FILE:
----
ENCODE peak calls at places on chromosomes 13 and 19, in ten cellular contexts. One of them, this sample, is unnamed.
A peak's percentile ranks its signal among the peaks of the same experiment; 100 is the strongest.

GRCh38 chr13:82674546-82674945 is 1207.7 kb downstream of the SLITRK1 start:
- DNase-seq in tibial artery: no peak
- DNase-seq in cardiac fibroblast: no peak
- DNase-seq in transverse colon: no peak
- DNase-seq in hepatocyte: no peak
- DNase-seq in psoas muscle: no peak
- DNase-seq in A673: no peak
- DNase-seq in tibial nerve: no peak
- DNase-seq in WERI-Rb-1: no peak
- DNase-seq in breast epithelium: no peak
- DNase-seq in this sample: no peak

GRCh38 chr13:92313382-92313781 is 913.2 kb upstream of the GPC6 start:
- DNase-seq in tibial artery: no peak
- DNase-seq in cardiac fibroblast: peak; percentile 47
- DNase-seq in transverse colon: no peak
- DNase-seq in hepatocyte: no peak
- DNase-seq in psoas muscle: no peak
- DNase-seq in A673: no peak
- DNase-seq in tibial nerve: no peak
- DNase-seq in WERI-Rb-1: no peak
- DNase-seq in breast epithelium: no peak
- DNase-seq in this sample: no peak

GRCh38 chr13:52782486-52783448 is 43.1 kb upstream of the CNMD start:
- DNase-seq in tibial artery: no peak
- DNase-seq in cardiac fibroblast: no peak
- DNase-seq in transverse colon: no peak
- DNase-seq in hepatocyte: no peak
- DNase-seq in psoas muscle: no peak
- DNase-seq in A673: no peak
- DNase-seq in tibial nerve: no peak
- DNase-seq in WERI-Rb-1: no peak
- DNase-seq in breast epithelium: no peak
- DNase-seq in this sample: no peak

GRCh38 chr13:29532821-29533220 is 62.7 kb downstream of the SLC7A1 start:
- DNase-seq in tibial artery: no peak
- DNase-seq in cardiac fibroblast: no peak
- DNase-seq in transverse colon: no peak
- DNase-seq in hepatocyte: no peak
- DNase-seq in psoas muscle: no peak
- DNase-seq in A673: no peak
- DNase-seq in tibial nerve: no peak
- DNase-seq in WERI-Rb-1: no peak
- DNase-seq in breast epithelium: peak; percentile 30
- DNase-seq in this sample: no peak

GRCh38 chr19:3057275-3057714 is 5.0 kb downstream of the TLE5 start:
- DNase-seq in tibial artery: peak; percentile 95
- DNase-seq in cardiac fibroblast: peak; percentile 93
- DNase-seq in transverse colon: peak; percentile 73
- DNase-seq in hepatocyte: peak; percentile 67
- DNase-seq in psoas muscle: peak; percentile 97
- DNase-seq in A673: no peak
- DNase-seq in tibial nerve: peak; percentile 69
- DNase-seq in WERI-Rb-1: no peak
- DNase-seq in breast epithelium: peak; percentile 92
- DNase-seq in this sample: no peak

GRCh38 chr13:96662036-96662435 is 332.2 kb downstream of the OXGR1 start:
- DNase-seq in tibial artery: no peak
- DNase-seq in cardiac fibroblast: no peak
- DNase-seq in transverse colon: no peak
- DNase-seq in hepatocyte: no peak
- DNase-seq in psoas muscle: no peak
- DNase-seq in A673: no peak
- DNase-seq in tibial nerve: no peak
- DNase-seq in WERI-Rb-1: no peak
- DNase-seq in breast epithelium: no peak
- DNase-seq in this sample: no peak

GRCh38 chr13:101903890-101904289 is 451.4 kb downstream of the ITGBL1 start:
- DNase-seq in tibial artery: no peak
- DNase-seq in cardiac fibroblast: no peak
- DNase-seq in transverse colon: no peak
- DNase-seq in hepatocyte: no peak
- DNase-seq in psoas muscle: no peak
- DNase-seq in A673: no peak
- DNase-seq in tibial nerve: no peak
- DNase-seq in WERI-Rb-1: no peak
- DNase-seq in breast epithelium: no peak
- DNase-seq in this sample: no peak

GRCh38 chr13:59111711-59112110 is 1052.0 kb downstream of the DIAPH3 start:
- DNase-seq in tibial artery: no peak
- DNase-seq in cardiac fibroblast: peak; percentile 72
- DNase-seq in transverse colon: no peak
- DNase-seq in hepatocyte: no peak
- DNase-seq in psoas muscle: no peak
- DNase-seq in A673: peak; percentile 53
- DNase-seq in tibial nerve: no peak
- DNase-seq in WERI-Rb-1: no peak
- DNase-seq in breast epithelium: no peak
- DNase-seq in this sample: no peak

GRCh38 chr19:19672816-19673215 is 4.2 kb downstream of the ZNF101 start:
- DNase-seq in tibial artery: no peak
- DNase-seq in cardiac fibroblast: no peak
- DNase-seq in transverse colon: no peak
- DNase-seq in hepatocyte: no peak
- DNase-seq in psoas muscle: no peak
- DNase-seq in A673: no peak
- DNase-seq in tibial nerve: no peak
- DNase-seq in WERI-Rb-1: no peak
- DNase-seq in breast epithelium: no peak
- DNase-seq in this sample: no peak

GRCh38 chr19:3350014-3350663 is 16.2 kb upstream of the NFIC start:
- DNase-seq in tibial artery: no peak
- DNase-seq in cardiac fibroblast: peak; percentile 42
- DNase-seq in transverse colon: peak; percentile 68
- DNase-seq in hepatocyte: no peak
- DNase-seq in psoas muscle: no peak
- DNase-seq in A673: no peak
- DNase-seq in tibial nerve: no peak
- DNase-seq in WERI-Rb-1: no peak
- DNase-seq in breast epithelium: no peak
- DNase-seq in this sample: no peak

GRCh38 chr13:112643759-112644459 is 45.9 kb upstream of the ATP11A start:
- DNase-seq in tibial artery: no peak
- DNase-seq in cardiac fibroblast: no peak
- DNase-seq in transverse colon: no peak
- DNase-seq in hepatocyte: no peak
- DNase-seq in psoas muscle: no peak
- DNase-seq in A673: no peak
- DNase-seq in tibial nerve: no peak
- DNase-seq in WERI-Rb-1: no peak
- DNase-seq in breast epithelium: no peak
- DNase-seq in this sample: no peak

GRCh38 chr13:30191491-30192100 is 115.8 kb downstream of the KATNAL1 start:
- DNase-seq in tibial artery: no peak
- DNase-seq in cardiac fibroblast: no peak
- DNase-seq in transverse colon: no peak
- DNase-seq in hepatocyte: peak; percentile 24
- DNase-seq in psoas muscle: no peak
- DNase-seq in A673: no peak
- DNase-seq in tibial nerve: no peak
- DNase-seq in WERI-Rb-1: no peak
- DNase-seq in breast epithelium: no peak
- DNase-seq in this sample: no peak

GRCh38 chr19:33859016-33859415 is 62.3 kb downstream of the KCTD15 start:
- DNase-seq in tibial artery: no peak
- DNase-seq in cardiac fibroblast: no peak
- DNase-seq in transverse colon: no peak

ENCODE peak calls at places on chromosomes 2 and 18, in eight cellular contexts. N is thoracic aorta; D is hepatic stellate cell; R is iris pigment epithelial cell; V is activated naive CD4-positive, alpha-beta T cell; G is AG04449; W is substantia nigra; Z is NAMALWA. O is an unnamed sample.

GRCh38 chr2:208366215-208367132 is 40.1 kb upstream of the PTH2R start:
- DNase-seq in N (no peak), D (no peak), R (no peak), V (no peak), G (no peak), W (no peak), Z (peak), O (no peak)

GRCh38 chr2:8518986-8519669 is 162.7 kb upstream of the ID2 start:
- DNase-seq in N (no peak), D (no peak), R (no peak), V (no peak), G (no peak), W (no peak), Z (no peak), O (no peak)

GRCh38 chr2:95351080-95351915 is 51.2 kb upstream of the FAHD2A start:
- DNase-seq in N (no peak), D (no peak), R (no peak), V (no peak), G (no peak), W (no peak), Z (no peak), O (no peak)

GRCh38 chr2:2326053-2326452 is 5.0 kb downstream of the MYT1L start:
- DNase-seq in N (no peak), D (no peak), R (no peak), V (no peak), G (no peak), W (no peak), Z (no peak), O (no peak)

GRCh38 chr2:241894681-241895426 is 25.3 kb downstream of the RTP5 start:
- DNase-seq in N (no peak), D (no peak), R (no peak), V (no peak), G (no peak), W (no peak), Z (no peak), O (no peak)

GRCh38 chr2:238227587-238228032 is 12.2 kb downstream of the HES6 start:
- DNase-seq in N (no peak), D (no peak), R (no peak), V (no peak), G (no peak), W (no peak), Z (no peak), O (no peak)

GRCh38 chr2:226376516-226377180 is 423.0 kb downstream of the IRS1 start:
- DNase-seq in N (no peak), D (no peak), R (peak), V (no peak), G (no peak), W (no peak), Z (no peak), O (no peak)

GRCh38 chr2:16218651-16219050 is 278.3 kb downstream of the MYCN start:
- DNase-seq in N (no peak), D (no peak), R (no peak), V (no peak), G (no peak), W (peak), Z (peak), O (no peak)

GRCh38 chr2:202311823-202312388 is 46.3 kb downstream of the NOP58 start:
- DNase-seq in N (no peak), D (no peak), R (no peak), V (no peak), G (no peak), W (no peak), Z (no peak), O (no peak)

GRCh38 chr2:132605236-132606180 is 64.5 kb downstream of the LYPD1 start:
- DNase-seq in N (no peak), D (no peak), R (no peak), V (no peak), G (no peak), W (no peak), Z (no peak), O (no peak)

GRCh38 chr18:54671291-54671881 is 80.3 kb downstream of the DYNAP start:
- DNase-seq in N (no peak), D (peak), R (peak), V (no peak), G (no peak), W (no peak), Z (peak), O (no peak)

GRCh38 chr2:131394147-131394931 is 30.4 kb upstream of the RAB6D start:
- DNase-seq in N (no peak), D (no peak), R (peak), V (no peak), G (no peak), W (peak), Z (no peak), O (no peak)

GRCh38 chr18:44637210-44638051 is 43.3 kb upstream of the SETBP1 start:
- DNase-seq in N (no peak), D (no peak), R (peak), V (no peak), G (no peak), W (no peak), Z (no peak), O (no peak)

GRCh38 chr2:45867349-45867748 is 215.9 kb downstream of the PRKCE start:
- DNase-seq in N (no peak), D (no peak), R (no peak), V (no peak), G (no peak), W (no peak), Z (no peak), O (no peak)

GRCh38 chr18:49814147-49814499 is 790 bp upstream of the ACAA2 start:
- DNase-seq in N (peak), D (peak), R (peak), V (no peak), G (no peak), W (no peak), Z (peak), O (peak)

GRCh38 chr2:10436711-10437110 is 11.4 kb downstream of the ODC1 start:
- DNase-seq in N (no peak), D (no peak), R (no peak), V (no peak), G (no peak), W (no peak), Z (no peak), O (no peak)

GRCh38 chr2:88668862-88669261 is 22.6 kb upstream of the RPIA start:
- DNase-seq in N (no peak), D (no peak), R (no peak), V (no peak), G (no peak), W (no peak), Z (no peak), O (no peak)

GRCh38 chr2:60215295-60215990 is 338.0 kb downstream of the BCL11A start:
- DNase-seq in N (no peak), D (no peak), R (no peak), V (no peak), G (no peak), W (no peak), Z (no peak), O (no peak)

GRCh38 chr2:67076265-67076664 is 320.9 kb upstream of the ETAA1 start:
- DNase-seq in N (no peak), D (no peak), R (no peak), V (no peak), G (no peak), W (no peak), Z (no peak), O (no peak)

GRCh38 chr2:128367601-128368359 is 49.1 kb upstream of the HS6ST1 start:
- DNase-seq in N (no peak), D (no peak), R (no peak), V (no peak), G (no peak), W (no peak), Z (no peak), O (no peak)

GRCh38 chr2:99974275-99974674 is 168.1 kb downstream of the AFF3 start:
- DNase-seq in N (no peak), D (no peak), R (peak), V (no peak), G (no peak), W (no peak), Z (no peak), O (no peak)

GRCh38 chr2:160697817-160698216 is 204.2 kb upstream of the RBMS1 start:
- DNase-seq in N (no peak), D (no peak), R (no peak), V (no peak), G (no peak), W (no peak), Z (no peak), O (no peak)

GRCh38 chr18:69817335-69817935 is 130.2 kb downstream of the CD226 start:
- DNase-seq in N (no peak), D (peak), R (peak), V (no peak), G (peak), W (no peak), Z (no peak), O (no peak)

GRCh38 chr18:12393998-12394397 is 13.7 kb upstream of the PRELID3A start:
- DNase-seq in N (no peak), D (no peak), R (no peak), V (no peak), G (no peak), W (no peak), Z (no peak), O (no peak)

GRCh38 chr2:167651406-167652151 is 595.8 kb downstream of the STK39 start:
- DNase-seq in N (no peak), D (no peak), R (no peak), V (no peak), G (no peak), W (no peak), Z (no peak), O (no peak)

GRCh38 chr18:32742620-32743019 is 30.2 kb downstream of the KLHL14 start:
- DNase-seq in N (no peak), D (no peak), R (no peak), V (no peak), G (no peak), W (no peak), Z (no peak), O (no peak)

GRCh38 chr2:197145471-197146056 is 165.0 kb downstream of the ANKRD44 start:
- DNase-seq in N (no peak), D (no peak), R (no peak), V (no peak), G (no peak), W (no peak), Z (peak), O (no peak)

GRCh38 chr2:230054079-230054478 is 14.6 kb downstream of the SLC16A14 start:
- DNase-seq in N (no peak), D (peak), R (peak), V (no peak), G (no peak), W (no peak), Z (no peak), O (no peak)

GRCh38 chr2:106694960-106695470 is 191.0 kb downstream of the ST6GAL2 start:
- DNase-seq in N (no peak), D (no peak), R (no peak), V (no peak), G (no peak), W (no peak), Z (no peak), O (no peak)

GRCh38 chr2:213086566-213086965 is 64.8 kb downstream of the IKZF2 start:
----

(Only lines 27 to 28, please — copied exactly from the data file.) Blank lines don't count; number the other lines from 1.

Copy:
- DNase-seq in cardiac fibroblast: no peak
- DNase-seq in transverse colon: no peak